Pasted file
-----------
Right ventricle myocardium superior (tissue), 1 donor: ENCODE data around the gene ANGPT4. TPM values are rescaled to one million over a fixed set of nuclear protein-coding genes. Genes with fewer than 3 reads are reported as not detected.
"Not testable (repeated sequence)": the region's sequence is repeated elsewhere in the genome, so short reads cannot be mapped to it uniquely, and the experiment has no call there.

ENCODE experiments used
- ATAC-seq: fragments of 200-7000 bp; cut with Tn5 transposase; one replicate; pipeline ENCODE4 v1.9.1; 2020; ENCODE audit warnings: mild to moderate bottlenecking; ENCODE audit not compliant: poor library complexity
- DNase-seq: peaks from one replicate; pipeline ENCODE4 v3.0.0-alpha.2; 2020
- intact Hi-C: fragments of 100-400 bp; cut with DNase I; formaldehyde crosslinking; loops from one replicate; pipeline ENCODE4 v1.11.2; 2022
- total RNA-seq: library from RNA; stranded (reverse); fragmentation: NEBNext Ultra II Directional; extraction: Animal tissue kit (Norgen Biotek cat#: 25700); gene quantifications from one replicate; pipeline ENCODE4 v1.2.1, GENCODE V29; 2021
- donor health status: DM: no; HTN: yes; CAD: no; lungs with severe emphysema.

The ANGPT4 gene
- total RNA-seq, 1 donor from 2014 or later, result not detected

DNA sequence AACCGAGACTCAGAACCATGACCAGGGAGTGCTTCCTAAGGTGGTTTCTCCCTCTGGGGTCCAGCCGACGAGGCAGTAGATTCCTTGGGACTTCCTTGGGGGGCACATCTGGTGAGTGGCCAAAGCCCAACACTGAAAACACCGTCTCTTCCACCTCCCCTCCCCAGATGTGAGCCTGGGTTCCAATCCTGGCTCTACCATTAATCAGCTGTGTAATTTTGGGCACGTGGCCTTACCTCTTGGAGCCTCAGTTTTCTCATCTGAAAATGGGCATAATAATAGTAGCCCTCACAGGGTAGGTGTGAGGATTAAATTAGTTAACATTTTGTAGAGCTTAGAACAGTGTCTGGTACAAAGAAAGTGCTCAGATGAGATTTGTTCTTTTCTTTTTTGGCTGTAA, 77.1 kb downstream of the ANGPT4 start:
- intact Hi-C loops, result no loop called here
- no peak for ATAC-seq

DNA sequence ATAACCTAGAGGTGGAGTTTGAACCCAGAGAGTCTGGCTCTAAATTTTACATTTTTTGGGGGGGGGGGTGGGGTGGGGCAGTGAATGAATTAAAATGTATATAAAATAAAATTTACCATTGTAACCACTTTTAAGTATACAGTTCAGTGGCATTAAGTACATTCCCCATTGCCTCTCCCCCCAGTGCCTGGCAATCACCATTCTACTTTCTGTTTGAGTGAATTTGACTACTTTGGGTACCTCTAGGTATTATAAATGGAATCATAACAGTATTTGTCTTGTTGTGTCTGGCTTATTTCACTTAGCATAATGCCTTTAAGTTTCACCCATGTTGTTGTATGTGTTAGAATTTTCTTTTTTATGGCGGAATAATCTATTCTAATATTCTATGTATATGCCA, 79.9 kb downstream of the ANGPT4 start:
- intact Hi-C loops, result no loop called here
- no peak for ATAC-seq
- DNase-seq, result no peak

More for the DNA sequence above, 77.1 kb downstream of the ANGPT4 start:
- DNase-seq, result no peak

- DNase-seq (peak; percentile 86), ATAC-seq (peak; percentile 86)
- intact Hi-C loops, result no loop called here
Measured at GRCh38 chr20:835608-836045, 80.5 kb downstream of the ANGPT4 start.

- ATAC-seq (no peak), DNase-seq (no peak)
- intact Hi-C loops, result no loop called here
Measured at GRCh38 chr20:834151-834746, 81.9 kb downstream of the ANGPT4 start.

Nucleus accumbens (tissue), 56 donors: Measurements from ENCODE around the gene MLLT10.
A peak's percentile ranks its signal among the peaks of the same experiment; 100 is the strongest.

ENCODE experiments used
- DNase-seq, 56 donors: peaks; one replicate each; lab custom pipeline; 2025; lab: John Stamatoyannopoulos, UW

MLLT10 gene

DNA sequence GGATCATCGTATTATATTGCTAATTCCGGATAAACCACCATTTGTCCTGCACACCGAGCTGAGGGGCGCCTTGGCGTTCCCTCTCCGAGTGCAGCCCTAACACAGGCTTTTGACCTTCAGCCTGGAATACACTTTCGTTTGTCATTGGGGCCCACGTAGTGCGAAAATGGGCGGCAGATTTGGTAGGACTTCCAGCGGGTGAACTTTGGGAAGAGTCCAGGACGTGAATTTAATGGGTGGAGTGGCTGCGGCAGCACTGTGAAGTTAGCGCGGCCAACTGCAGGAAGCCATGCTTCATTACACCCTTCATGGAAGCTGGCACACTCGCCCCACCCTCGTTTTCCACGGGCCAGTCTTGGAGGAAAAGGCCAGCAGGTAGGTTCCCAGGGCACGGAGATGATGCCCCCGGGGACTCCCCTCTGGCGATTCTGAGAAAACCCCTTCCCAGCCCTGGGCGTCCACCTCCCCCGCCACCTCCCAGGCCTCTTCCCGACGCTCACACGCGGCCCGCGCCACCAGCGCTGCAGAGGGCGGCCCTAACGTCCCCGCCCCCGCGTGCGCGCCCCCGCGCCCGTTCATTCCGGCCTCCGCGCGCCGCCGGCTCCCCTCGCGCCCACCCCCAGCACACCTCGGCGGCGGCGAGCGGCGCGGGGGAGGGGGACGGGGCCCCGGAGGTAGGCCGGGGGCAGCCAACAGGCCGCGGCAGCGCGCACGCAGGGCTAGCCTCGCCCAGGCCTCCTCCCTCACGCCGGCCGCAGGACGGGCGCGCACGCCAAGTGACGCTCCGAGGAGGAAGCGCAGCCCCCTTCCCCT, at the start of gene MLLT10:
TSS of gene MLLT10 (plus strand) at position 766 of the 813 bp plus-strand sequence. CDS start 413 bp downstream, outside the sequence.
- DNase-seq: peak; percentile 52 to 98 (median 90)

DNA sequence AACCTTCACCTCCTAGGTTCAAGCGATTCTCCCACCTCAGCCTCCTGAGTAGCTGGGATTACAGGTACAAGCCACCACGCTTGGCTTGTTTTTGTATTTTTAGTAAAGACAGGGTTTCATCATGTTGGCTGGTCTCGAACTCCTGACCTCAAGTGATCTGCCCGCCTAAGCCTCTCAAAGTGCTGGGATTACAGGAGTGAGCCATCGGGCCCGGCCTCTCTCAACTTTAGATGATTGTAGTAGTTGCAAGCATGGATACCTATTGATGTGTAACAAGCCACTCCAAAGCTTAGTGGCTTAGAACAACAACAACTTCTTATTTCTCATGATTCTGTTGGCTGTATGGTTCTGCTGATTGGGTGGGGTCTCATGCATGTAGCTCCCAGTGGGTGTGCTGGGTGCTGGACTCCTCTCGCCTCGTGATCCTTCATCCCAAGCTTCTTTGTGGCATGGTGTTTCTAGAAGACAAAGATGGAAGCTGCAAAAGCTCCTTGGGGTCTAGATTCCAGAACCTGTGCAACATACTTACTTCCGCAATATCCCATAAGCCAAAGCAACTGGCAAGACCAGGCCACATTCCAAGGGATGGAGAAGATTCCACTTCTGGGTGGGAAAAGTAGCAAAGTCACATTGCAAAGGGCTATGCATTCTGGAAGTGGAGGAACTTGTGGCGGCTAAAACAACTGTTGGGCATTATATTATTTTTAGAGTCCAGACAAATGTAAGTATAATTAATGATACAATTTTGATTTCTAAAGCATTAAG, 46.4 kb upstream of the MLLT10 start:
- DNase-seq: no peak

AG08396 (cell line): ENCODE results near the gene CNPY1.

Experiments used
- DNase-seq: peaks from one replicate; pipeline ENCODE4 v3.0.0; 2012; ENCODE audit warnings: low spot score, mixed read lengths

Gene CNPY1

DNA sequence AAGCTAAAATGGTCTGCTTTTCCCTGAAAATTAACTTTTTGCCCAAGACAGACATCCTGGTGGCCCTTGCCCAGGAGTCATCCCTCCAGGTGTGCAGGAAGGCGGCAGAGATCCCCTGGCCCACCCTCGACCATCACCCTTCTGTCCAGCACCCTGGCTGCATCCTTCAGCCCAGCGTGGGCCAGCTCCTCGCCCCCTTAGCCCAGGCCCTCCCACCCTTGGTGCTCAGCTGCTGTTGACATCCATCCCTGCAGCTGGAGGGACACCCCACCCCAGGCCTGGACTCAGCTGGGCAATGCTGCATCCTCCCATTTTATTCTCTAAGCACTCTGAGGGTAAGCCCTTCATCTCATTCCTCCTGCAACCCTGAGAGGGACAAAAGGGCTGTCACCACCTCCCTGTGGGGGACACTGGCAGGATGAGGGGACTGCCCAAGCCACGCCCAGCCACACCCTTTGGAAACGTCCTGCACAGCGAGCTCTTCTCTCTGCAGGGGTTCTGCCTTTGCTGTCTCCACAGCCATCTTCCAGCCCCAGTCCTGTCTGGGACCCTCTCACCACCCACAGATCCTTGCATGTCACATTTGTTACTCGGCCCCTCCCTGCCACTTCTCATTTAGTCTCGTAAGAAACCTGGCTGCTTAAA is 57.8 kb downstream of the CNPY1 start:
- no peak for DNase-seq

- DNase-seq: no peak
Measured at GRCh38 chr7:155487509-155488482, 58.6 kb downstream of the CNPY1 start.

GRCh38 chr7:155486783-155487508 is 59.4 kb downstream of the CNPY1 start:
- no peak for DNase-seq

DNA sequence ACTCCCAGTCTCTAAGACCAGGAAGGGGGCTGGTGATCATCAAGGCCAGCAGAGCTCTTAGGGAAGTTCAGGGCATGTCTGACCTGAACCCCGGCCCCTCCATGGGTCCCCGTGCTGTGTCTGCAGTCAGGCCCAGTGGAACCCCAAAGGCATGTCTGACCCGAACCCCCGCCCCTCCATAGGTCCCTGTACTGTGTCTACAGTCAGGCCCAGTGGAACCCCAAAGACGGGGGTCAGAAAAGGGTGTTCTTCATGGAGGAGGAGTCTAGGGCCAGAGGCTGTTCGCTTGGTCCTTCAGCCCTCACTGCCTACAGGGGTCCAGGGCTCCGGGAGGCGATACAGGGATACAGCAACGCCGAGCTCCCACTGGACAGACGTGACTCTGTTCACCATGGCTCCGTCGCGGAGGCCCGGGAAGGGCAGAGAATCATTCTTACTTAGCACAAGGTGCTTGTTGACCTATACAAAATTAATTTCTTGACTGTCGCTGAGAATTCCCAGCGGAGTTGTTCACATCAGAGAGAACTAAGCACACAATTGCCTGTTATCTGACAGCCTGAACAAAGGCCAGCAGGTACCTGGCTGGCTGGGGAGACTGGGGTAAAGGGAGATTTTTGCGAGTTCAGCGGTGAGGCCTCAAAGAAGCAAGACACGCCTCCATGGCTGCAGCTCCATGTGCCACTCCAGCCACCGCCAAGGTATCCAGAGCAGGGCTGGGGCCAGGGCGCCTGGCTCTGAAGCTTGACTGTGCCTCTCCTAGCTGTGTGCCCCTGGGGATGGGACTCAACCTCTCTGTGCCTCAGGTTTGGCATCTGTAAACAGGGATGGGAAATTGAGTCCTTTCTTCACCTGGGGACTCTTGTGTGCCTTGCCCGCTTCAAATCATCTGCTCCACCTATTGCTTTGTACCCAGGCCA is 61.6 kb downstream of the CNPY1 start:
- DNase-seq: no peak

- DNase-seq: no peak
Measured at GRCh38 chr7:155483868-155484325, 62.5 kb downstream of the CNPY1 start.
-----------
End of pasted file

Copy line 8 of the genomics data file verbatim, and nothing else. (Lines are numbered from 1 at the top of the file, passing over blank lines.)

- donor health status: DM: no; HTN: yes; CAD: no; lungs with severe emphysema.